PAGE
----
Carved Chinese Sacred Lily Bulb

//Carved Chinese Sacred Lily Bulb

One of the customs for Chinese New Year is to have a pot of blooming äóìsui sin fahäó (translated in English, water fairy) or as we know it, narcissus in the home. If the plant flowers on Chinese New Year, it is an omen that the rest of the year will bring good fortune. Narcissus bulbs when placed in water or soil typically grow with erect leaves and spikes of flowers, but there are other imaginative growth forms. Bulb carving is an ancient art form originating from the Fujian province in China. After years of training and with surgical-like skills, the advanced student can dissect and scab a narcissus bulb until it resembles multiple cloves of garlic forcing the foliage to curl as they grow and flower, giving the plant its convoluted and twisted character. Some are even shaped to look like snails and roosters. Known as the crab-claw method of carving, it is commonly practiced on Narcissus tazzeta var. orientalis (Chinese Sacred Lily).
To view more amazing carved narcissus, visit www.fdflower-nl.com/products/chinese-narcissus and enjoy. Gong Hay Fat Choy! (Happy New Year)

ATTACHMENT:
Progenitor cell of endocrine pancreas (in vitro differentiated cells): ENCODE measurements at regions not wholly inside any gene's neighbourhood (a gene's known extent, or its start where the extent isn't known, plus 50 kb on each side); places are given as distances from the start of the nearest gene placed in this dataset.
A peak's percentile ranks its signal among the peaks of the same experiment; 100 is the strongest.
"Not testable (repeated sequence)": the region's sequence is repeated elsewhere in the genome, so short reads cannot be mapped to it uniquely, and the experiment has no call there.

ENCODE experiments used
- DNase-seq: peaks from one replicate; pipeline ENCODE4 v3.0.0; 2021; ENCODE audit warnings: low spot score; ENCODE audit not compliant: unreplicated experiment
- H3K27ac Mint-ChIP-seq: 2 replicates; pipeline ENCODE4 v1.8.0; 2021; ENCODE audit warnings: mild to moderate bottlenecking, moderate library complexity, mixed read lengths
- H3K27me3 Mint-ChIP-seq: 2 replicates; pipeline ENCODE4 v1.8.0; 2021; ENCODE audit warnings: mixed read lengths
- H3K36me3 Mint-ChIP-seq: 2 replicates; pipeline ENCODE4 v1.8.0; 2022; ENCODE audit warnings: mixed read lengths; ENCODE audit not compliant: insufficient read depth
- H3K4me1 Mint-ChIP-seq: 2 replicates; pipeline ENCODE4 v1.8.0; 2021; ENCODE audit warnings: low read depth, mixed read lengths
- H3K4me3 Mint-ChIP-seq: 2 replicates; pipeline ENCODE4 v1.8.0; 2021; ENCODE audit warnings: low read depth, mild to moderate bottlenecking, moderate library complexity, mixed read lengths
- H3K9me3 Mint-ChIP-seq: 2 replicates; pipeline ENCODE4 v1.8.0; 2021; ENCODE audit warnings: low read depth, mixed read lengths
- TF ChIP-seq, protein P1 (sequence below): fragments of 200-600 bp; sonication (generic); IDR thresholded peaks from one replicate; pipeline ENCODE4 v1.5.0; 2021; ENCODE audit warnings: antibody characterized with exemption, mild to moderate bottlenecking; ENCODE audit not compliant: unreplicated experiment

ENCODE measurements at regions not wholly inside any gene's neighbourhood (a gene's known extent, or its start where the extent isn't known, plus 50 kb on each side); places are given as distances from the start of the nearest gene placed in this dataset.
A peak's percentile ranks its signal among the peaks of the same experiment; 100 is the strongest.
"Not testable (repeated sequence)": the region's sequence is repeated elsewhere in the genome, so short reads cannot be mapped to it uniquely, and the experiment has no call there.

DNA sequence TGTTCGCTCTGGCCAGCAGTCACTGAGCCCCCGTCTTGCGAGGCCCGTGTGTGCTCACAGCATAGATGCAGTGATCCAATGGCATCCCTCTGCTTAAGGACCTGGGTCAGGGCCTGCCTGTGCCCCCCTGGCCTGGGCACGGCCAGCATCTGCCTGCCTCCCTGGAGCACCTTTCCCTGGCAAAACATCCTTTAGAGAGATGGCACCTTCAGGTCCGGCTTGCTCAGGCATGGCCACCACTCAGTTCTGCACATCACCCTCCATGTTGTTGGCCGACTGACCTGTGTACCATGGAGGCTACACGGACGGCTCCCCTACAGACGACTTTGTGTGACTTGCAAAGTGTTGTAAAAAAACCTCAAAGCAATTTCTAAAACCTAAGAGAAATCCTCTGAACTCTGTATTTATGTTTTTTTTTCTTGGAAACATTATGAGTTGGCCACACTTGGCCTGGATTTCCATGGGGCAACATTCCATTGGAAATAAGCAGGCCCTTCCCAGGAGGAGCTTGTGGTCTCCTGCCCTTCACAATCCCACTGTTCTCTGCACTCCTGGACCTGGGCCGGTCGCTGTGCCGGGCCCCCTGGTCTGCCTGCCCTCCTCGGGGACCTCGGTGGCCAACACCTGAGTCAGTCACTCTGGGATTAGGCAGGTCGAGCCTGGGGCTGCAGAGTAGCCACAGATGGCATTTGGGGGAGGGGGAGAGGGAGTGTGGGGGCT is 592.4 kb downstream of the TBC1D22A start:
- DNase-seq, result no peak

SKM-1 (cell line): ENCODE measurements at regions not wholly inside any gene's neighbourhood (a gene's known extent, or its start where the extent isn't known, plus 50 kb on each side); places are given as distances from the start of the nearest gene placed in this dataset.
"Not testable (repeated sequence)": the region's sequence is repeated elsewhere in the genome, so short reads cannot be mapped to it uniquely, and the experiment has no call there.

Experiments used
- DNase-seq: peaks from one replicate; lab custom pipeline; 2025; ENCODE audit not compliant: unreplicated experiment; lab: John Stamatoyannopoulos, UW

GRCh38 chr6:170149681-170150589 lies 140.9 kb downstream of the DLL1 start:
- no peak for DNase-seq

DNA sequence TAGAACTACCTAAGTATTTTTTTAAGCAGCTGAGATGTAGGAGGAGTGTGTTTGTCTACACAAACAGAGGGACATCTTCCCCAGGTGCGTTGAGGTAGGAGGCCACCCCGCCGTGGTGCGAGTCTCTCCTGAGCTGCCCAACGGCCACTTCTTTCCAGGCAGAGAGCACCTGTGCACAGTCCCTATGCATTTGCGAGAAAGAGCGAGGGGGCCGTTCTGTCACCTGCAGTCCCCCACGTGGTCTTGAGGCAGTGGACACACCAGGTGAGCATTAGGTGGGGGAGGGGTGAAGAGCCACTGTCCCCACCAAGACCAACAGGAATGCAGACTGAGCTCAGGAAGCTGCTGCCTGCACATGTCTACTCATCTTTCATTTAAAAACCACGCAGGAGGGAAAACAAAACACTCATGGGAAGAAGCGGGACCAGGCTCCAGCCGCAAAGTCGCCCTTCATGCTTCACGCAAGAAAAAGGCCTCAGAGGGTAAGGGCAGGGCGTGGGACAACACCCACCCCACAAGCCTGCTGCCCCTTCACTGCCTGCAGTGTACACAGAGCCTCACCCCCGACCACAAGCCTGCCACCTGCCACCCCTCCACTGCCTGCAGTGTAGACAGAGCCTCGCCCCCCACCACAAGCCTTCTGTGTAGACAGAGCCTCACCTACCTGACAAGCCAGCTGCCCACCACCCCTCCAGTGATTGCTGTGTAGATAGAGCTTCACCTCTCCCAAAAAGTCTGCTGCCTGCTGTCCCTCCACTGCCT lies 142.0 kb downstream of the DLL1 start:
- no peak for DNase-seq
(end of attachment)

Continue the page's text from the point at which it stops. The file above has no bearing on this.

By | 2016-01-18T06:07:45+00:00 January 18th, 2016|Bulb Plants|2 Comments

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2 Comments

  1. Daphne December 31, 2017 at 5:49 pm - Reply

    Any advice on where I can find these bulbs for personal use? Thanks’

  2. Anton January 26, 2018 at 2:43 am - Reply

    Hi I wanted ask is there a reason for carving daffodil bulbs other than to create those interesting and probably auspicious shapes? Can I buy them and plant them as they are untouched in a pot, will they have as many flowering stems as the carved ones? This time of year the flower market is full of them, they arrive from China in cardboard boxes piled high. Each large bulb has a piece of heavy clay attached to the bottom held there by the old dry roots. The clay they pull off then they wash and carve the bulbs up in front of the customer who selects the bulbs for carving. I want to just plant them in a pot with soil as is. Would that work would they still flower happily? Are they forced bulbs? Thanks for the info.

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